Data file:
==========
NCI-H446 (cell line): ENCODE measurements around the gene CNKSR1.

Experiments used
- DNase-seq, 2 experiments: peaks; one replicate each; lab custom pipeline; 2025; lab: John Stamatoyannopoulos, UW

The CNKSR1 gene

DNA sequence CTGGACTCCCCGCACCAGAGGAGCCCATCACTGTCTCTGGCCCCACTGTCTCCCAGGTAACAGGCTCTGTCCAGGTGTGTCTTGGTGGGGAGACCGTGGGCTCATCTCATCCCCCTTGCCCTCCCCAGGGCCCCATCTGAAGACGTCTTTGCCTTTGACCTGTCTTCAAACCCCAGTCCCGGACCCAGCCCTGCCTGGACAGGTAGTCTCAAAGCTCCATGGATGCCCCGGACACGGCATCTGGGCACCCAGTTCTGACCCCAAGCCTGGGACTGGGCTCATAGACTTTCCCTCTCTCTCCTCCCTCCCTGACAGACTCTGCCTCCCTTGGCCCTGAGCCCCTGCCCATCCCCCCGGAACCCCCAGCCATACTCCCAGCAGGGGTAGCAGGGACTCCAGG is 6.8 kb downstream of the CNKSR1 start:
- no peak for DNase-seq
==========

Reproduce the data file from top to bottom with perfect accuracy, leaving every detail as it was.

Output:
NCI-H446 (cell line): ENCODE measurements around the gene CNKSR1.

Experiments used
- DNase-seq, 2 experiments: peaks; one replicate each; lab custom pipeline; 2025; lab: John Stamatoyannopoulos, UW

The CNKSR1 gene

DNA sequence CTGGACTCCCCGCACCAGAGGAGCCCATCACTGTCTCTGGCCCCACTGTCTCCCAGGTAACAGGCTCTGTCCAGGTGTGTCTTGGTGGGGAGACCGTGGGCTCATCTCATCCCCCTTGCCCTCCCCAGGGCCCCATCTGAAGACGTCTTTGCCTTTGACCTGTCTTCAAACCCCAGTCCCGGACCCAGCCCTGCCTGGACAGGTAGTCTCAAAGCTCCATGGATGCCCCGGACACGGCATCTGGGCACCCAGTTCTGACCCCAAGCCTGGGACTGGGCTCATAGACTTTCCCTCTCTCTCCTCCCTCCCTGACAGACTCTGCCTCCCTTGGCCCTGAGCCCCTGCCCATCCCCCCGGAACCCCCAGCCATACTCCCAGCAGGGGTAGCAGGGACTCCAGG is 6.8 kb downstream of the CNKSR1 start:
- no peak for DNase-seq